Wednesday, December 29, 2010

The Dark Heart Of Russia

August 21, 2008

The South Ossetian village of Mul burns following Russian assault (EPA)

When a nation sends its army, navy, and airforce to do battle in another country, never does it hold something so improper as a concert 13 days into the occupation. Whether its going well or not.

In fact, the only reason why you would go to the trouble of high security for the concert participants, the attendees, etc, and the diversion of troops to accomplish to make a big show for the residents, the nation, and the world. This is something you do when you know your hand has been overplayed, so you try to "flip the script", and accuse the accuser of provoking you in the first place. "You pushed me to it! You made me do it to you!" This is many times acted out during an alcohol-driven rage between husband and wife. The Russians are known for their drinking.

On this day, the Russians have announced a cease fire 7 times; every day continuing to blockade naval ports, burn villages, and kill civillians. How could they stop in the middle of this carnage, death, and Stalin-esque behavior to hold a symphony concert?
A statue of former Soviet Communist dictator Joseph Stalin is seen from a window shattered by bullets in Gori, Georgia. Russian forces were continuing their occupation of the city, despite a ceasefire document demanding their withdrawal (AP)

If you understand the macabre, you understand the Russian. There is a certain quality that allows leader after leader for hundreds of years to practice similar acts of madness, without a protest from their people. As if it is as much a cultural experience as any other peoples may have. (Or because no one dares utter a word, lest they be sent away.)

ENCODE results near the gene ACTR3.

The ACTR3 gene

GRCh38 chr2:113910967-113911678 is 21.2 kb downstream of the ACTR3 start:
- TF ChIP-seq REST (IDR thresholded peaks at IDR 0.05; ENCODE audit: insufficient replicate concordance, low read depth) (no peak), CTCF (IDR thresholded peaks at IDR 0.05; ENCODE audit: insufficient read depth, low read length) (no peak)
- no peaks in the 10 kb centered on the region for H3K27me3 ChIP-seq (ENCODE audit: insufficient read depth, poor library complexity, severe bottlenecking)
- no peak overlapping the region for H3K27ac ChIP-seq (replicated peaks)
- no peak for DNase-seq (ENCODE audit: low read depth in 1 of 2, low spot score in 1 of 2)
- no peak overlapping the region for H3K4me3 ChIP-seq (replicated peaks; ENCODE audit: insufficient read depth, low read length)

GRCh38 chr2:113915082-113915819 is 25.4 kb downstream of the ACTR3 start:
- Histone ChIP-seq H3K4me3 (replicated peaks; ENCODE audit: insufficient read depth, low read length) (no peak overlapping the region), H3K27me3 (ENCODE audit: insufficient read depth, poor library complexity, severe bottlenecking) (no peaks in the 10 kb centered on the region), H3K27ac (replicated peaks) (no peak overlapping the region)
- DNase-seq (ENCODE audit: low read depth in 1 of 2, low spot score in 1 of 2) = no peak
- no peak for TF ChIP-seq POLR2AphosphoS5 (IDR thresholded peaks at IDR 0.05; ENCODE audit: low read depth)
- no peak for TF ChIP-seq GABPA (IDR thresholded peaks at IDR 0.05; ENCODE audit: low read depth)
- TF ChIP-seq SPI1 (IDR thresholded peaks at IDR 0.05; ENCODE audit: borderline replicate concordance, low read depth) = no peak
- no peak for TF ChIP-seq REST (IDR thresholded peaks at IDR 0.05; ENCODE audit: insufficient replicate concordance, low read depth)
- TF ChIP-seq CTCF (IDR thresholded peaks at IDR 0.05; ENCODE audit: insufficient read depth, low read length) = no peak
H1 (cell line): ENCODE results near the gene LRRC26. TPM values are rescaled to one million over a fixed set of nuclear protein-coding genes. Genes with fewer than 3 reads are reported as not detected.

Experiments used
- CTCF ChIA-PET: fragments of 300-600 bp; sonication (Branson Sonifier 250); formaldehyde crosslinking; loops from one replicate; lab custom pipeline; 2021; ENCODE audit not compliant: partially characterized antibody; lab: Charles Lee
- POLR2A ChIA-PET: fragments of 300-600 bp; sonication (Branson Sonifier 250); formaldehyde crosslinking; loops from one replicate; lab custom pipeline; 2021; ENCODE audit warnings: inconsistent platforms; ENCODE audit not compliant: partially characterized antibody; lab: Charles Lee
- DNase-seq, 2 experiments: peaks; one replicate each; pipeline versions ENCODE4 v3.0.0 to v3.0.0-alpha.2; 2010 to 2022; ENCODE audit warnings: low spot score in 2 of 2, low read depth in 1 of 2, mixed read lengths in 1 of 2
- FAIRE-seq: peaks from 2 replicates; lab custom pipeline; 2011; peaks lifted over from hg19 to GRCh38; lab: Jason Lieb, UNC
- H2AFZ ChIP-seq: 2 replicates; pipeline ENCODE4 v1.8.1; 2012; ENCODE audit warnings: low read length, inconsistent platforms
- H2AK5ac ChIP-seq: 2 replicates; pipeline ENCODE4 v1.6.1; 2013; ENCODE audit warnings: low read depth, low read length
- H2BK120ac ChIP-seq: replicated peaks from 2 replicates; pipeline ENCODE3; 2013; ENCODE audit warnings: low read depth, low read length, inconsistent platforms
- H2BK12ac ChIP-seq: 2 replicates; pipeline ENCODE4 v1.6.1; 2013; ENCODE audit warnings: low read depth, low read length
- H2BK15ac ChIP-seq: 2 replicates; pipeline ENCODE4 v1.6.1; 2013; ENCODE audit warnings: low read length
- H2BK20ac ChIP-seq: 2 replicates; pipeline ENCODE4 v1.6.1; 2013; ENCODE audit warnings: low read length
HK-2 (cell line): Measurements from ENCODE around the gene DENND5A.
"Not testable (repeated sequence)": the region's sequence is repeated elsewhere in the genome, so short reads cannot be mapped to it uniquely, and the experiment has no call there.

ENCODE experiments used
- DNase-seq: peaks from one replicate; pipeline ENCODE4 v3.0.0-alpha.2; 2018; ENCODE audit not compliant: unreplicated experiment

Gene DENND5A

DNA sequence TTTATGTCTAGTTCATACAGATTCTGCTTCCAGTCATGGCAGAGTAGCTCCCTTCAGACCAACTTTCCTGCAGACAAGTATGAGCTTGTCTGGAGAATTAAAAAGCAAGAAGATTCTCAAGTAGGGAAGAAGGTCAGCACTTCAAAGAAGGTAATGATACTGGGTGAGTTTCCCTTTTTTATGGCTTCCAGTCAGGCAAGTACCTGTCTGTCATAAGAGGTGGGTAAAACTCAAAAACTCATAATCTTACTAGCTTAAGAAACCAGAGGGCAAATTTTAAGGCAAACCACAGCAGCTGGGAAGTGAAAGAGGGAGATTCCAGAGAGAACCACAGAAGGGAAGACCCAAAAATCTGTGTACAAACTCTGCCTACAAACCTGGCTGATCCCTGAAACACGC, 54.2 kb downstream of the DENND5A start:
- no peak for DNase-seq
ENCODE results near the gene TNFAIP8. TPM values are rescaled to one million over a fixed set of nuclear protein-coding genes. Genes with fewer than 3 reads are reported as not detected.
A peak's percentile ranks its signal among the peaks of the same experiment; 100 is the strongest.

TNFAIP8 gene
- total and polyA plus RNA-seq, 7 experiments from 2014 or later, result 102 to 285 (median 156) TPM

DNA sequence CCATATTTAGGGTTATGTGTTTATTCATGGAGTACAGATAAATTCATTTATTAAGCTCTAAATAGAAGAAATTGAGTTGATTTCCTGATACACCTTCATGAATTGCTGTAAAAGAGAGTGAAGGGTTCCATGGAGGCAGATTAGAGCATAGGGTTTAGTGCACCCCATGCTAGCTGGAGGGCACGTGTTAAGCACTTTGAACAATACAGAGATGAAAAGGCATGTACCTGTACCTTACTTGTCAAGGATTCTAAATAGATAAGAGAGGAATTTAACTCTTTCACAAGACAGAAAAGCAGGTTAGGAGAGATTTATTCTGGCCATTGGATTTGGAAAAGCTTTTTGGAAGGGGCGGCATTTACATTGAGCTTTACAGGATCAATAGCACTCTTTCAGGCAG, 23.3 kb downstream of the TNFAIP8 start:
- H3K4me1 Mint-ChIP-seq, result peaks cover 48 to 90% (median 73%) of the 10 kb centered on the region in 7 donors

And cultural it was. From the conductor himself, Valery Gergiev, who is the conductor of the London Symphony Orchestra, and a South Ossetian. He was conducting in London one moment, then flying into Georgia the next to conduct this, "victory concert."
Valery Gergiev conducts in the ruins of Tskhinvali.

And to add more irony, the conductor continues the propaganda with his own design on how this entire war went down:

Gergiev arrived on stage with a group of children and said that he had come to Tskhinvali “to see with my own eyes the horrible destruction of the city”. He told the audience that Tskhinvali reminded him of pictures of Stalingrad, the city where Soviet troops began to turn back the invading Nazi army. He flatly blamed Georgia for the destruction and repeated earlier Russian claims that 2,000 people had died, which led the Kremlin to accuse Georgia of genocide. (source)

Apparently, from his estate in England, he missed the finer details on just how this thing went down:

A bloodied woman after the Russians bombed Gori, whch is not in either of the breakaway regions.

A Georgian woman is left in tears as her apartment burns after being hit by a Russian shell in Gori (Bela Szandelszky/AP)

As part of Russia's tough response to Georgia's action in South Ossetia, troops moved into Orjosani, between the Georgian capital Tbilisi and the strategic town of Gori (AP)
[Notice even AP categorizes Russia as "tough", while also careful to paint Georgia as the original aggressor. The AP is purposely misleading in this caption. Georgia is not the one who began this conflict. This feud between South Ossetia and it's parent nation, Georgia, has seen the two trade rounds on a regular basis for years now. And all of a sudden, Russia chooses a friday, the first day of the Summer Olympics in Beijing, to claim that they just can't stand by anymore and watch the harrassment of their precious expatriots. Because Russia cares about people.]

During the Russian operation following the start of fighting, the main railway link between eastern and western Georgia, near the town of Kaspi has been destroyed (Reuters)

The conductor should have talked to these folks before he started to warm up the woodwinds:

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